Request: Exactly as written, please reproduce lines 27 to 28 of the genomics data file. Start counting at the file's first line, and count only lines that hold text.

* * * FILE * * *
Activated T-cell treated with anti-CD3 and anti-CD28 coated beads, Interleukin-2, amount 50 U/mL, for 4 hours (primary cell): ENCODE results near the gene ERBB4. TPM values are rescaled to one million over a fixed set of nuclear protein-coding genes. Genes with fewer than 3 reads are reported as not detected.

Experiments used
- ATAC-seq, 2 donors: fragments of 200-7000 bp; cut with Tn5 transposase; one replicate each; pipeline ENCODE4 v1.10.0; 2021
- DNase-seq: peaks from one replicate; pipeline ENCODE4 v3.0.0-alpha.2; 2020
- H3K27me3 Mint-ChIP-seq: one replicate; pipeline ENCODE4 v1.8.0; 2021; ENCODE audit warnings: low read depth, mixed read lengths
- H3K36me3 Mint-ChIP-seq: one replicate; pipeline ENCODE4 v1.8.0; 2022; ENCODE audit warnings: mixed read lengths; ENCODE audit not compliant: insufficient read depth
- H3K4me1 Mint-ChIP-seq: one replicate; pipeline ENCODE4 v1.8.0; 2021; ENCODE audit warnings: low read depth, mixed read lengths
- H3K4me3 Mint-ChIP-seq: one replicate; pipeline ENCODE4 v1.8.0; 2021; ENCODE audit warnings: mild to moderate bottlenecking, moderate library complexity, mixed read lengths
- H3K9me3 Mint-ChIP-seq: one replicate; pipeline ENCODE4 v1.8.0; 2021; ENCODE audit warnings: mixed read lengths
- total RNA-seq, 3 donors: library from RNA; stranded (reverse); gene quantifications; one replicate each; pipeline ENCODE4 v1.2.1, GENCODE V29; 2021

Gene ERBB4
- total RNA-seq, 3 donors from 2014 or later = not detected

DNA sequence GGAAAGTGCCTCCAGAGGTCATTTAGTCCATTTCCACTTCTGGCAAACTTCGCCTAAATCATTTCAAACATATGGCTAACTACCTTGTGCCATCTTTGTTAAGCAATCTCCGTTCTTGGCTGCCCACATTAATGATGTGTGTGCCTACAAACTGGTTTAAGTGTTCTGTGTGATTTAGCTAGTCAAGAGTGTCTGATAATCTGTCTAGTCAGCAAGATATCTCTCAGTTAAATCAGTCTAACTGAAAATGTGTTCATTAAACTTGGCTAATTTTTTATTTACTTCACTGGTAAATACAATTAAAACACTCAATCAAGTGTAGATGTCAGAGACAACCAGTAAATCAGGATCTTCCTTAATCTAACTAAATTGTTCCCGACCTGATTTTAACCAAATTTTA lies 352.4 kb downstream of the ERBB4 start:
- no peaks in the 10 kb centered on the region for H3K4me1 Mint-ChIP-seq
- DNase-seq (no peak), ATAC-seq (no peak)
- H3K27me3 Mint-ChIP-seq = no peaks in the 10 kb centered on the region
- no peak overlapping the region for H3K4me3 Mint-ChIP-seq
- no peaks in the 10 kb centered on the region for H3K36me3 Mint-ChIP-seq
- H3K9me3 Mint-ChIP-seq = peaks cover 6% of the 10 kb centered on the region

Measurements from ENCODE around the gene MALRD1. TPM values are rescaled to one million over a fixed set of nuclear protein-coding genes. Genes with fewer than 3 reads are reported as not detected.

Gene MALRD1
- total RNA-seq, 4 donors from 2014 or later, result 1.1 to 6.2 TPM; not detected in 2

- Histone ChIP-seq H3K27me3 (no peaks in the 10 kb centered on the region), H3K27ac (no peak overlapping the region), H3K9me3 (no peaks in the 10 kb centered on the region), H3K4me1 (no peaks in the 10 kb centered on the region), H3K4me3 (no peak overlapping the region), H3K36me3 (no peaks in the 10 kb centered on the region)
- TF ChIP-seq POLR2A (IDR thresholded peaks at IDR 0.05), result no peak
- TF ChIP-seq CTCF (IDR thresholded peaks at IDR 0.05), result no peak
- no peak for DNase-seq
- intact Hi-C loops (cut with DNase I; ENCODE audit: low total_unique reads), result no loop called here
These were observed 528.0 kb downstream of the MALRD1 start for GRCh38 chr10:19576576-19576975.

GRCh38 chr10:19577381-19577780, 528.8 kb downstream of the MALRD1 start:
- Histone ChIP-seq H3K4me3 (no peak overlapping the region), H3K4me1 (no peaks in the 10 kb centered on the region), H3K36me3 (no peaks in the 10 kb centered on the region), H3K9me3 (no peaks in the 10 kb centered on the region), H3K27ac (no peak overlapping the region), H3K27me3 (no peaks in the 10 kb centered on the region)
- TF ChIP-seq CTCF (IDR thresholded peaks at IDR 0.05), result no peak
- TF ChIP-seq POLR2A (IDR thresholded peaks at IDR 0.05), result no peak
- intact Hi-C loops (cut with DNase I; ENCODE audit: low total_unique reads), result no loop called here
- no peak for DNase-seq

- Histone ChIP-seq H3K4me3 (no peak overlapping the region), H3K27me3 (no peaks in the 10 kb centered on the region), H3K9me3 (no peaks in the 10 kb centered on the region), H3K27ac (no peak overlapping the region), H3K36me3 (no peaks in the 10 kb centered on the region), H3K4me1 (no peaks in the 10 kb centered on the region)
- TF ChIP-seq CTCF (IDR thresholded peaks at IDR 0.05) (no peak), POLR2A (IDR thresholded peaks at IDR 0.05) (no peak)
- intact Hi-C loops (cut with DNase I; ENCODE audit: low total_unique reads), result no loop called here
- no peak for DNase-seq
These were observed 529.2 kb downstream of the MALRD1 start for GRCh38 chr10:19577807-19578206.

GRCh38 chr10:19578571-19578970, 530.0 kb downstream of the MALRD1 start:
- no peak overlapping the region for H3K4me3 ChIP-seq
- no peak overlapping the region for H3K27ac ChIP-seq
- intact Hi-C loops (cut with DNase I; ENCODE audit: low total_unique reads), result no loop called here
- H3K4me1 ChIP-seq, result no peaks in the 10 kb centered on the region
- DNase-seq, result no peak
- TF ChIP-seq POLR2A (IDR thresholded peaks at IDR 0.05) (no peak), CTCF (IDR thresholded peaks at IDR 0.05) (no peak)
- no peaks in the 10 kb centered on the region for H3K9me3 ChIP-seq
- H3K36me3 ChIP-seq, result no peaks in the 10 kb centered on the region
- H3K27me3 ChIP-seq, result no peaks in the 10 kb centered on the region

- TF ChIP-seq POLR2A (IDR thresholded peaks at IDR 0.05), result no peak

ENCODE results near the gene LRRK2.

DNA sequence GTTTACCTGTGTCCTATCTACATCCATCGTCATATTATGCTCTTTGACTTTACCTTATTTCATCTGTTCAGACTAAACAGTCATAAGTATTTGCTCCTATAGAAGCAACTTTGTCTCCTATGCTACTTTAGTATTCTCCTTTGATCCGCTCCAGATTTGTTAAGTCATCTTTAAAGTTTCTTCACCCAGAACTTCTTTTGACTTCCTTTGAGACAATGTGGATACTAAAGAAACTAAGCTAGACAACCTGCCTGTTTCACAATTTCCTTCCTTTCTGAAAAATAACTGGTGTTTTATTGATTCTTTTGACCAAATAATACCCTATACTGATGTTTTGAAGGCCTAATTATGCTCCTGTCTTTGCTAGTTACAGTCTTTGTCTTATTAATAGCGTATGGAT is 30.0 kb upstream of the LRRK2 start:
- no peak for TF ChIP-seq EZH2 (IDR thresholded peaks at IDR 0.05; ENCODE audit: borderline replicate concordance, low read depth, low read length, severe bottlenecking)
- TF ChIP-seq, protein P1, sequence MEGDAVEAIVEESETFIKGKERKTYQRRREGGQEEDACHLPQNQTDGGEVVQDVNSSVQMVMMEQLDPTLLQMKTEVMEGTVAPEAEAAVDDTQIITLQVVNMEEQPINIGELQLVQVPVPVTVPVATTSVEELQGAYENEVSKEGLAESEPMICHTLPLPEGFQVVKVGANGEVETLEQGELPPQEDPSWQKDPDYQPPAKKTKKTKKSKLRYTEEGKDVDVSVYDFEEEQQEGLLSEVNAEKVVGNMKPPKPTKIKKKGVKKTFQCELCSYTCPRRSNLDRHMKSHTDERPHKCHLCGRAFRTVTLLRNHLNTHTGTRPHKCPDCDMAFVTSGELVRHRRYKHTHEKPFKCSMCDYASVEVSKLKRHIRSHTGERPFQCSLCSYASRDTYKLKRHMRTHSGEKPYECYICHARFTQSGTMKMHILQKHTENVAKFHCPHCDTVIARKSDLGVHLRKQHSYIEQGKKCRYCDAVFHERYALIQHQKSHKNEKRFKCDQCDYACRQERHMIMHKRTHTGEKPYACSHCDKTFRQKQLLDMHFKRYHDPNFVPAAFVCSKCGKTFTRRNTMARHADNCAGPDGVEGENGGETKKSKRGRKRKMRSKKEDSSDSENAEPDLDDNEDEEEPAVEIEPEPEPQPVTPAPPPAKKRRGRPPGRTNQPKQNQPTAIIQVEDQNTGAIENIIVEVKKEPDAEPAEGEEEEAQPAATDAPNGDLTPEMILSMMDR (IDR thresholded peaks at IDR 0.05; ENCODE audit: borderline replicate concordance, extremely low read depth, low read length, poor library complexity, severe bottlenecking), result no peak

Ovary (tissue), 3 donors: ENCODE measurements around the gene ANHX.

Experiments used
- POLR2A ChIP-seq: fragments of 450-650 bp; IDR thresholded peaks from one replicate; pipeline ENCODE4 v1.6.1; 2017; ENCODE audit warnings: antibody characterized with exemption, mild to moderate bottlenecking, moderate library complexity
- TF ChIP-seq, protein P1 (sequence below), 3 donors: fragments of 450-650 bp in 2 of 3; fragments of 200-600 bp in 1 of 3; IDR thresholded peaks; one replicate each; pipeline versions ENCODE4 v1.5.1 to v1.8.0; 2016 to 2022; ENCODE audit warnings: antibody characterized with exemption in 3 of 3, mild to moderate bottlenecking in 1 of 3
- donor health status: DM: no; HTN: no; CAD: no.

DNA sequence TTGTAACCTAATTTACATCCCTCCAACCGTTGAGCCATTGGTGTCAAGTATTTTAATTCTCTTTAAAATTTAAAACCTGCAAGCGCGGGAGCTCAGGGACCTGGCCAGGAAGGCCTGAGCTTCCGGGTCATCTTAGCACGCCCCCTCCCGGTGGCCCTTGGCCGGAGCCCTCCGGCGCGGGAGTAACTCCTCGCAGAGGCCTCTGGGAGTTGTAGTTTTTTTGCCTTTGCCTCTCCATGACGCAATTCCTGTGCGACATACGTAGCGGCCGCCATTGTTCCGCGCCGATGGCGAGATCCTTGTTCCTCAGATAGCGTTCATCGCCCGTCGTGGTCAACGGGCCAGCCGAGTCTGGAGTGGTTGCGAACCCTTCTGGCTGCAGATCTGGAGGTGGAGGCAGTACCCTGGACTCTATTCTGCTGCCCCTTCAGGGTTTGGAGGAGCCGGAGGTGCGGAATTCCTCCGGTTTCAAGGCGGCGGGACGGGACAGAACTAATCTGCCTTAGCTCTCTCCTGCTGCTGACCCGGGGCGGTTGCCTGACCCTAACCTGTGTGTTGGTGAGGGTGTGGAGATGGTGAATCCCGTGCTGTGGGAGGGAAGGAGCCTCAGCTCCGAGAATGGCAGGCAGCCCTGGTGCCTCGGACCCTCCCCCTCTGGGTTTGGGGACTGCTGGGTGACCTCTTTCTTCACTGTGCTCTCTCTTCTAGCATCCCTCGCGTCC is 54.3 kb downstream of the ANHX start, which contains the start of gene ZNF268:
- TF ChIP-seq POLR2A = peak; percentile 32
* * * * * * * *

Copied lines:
- intact Hi-C loops (cut with DNase I; ENCODE audit: low total_unique reads), result no loop called here
These were observed 528.0 kb downstream of the MALRD1 start for GRCh38 chr10:19576576-19576975.